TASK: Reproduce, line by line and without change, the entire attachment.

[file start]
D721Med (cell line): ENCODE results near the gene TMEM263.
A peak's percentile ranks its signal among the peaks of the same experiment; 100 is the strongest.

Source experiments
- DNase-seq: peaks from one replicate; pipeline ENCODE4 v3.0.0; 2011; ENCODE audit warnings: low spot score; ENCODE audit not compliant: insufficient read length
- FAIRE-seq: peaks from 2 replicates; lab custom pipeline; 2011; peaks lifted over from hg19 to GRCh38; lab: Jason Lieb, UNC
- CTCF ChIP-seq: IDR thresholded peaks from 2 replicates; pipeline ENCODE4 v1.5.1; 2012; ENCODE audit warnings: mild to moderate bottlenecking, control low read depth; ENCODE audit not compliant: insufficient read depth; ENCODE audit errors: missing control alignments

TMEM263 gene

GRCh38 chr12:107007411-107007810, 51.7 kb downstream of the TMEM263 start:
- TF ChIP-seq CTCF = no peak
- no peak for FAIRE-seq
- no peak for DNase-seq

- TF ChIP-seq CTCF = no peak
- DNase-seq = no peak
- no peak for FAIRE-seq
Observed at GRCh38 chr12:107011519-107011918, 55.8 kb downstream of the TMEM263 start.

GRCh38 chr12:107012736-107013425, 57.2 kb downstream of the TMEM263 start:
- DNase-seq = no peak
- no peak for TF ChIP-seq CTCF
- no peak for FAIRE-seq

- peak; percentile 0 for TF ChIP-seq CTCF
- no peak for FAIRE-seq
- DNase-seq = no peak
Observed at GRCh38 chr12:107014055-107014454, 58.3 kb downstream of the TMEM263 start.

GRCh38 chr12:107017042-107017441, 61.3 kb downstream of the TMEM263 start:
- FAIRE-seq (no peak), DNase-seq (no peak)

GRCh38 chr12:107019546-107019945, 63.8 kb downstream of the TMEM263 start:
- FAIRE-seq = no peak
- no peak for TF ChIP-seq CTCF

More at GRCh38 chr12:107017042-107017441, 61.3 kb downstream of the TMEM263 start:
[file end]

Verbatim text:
D721Med (cell line): ENCODE results near the gene TMEM263.
A peak's percentile ranks its signal among the peaks of the same experiment; 100 is the strongest.

Source experiments
- DNase-seq: peaks from one replicate; pipeline ENCODE4 v3.0.0; 2011; ENCODE audit warnings: low spot score; ENCODE audit not compliant: insufficient read length
- FAIRE-seq: peaks from 2 replicates; lab custom pipeline; 2011; peaks lifted over from hg19 to GRCh38; lab: Jason Lieb, UNC
- CTCF ChIP-seq: IDR thresholded peaks from 2 replicates; pipeline ENCODE4 v1.5.1; 2012; ENCODE audit warnings: mild to moderate bottlenecking, control low read depth; ENCODE audit not compliant: insufficient read depth; ENCODE audit errors: missing control alignments

TMEM263 gene

GRCh38 chr12:107007411-107007810, 51.7 kb downstream of the TMEM263 start:
- TF ChIP-seq CTCF = no peak
- no peak for FAIRE-seq
- no peak for DNase-seq

- TF ChIP-seq CTCF = no peak
- DNase-seq = no peak
- no peak for FAIRE-seq
Observed at GRCh38 chr12:107011519-107011918, 55.8 kb downstream of the TMEM263 start.

GRCh38 chr12:107012736-107013425, 57.2 kb downstream of the TMEM263 start:
- DNase-seq = no peak
- no peak for TF ChIP-seq CTCF
- no peak for FAIRE-seq

- peak; percentile 0 for TF ChIP-seq CTCF
- no peak for FAIRE-seq
- DNase-seq = no peak
Observed at GRCh38 chr12:107014055-107014454, 58.3 kb downstream of the TMEM263 start.

GRCh38 chr12:107017042-107017441, 61.3 kb downstream of the TMEM263 start:
- FAIRE-seq (no peak), DNase-seq (no peak)

GRCh38 chr12:107019546-107019945, 63.8 kb downstream of the TMEM263 start:
- FAIRE-seq = no peak
- no peak for TF ChIP-seq CTCF

More at GRCh38 chr12:107017042-107017441, 61.3 kb downstream of the TMEM263 start: